Central to the modern economy, chemicals and products they are used in are traded widely across borders. Because they add value to so many different consumer goods, chemicals are a staple economic building block for the member countries of the Asia Pacific Economic Cooperation (APEC) forum.
Regulatory cooperation and good regulatory practices was the focus of this year’s third APEC Senior Officials Meeting (SOM III) hosted in the Philippines. Trade officials, regulators and industry representatives from the APEC region met for 3 days to share information, discuss various challenges facing the chemicals industry and agree on action items to address issues of mutual concern.
Helen Medina, USCIB’s vice president for product policy and innovation, attended SOM III from August 25-29, representing USCIB member views at several important meetings, including the APEC regulators forum, the Chemical Dialogue and a workshop on good regulatory practices.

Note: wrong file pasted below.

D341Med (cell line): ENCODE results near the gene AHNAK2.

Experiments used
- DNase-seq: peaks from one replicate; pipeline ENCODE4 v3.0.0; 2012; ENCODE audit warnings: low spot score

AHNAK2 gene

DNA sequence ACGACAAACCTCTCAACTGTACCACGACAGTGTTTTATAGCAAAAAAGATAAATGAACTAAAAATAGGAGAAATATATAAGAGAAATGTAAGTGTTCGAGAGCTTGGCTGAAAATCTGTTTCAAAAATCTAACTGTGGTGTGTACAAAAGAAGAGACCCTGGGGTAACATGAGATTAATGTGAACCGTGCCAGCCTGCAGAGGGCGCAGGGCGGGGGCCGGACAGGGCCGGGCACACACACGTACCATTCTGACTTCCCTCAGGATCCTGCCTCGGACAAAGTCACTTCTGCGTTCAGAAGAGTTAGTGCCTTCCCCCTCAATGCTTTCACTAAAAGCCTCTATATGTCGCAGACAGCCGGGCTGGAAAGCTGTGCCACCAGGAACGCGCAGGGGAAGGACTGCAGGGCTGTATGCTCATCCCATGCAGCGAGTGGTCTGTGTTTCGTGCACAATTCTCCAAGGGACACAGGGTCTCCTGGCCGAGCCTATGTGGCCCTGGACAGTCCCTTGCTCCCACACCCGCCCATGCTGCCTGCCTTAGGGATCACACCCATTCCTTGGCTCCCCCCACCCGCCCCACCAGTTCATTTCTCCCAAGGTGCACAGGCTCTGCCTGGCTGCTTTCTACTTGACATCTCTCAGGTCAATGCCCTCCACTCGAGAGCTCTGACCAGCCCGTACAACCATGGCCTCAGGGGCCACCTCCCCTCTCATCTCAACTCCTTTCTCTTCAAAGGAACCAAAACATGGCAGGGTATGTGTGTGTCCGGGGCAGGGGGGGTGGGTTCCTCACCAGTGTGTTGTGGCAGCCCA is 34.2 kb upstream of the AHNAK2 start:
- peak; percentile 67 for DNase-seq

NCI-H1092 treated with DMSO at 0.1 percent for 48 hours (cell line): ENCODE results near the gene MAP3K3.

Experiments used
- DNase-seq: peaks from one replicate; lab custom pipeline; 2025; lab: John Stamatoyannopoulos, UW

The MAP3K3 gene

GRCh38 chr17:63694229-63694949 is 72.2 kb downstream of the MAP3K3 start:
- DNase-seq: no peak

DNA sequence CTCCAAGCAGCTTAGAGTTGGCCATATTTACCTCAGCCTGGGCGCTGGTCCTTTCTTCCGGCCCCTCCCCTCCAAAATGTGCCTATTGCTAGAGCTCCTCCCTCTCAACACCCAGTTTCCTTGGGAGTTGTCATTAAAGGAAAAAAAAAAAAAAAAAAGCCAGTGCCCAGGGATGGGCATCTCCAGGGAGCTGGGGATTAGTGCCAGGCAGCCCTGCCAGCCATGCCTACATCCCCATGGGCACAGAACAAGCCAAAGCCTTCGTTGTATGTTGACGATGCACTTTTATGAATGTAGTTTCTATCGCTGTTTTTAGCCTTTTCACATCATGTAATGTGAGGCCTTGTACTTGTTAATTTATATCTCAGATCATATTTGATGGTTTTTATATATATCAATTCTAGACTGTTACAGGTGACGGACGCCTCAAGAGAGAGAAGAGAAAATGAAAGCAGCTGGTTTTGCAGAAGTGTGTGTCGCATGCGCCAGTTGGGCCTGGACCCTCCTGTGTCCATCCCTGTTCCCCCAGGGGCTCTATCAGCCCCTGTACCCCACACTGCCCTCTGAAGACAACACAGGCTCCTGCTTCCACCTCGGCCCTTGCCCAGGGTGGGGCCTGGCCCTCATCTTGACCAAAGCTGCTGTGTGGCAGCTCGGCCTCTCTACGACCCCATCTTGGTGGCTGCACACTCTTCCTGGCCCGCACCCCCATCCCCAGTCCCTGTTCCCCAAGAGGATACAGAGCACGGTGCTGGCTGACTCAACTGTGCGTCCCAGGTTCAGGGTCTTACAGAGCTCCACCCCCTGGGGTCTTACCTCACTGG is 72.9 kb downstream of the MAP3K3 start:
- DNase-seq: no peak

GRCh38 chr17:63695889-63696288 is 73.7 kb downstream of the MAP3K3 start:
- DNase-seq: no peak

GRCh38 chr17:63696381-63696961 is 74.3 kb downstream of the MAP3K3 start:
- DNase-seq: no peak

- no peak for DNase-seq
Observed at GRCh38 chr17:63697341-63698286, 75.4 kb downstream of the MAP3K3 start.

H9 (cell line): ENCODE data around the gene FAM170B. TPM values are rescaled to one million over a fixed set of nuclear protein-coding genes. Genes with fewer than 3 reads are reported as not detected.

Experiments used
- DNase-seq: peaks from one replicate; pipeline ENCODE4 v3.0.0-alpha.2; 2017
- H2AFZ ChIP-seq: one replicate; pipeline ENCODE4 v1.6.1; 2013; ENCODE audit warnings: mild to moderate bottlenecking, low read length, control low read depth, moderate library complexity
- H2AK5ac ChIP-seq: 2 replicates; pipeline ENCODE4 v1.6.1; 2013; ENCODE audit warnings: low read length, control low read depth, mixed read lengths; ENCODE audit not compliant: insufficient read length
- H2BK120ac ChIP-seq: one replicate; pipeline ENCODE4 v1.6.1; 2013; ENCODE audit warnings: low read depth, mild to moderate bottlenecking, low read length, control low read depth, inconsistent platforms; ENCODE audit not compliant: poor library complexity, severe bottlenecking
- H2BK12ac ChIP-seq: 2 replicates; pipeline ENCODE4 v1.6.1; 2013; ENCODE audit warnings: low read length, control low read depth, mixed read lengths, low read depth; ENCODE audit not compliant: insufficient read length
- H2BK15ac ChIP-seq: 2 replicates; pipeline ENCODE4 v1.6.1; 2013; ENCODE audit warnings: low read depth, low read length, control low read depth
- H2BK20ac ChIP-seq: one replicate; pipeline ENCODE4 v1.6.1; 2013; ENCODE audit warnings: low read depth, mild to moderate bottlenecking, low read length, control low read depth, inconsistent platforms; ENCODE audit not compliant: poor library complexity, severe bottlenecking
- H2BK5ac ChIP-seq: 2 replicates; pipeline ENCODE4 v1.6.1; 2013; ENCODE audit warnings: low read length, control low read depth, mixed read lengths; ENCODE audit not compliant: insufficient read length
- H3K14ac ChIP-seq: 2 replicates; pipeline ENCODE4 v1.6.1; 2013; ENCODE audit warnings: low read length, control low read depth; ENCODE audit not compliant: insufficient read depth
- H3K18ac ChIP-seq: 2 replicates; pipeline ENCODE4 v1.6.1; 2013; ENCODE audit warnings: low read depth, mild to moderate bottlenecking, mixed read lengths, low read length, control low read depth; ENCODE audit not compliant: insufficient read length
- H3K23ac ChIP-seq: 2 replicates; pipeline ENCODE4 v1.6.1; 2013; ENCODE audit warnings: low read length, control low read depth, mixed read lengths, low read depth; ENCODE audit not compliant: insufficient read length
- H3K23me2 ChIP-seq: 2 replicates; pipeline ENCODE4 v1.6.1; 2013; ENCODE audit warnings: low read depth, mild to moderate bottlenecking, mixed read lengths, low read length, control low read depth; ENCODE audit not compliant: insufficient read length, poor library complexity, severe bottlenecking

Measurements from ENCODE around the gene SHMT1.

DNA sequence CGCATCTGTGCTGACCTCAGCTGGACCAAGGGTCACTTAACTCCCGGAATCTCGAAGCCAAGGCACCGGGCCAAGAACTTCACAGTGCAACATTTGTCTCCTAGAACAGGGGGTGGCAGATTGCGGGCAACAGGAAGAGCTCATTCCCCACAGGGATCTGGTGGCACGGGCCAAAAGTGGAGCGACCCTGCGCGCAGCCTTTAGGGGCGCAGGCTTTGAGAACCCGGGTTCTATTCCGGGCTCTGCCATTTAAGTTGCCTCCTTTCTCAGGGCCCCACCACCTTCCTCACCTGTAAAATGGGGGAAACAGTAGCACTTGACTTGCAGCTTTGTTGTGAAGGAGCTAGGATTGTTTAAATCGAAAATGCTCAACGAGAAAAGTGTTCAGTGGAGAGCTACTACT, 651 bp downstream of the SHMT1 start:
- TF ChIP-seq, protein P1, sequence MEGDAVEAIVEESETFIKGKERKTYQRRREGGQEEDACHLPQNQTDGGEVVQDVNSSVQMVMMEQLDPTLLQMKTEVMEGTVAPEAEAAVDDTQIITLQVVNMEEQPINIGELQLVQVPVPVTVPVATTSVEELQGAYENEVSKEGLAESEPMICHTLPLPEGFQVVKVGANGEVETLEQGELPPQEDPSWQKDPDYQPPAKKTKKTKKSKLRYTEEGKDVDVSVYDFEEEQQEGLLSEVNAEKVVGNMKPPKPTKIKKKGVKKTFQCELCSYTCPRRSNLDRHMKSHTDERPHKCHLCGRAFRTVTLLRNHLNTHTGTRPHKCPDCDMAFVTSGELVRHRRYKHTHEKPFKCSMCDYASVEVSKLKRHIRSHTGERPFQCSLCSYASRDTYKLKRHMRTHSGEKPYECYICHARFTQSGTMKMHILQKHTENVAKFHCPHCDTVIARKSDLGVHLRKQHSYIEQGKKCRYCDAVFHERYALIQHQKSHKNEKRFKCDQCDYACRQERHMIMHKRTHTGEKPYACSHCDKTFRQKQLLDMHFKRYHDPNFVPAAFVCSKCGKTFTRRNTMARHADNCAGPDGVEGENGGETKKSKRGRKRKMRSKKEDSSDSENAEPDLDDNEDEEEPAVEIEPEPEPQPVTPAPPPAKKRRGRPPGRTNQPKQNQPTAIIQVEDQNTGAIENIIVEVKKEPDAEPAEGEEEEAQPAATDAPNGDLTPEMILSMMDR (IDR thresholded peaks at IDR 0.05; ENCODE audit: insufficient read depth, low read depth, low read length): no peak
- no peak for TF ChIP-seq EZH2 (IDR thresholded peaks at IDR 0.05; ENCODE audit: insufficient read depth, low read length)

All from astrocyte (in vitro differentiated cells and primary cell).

In addition to Medina, other USCIB members attending those meetings included representatives from the American Chemistry Council, Boeing, American Petroleum Institute, British Petroleum, Chemours, Crowell & Moring, Nickel Institute, P&G and the Society of Chemical Manufactures and Affiliates.
Participants at these meetings agreed to work on the following items:
- A checklist to promote implementation of the Chemical Dialogue Best Practice Principles
- Outreach to the APEC Economic Committee for further cooperation, including proposing a potential chemical-specific panel during the EC’s Good Regulatory Practice, which will take place in Peru in 2016.
- A new document outlining the Chemical Industry Priorities for the Negotiation of Regional and Bilateral Free Trade Agreements
- A new Capacity Building Workshop related to Globally Harmonized System of Classification and Labeling of Chemicals
At the APEC Chemical Dialogue, USCIB also brought to the table two new ideas to help bolster regulatory cooperation and streamline customs procedures in the APEC region: 1) a self-certification customs form, in which an importer of goods would self-certify that their imports comply, and 2) a regional capacity-building project related to the theme of “Analogue/Read-across use in Risk Assessment.”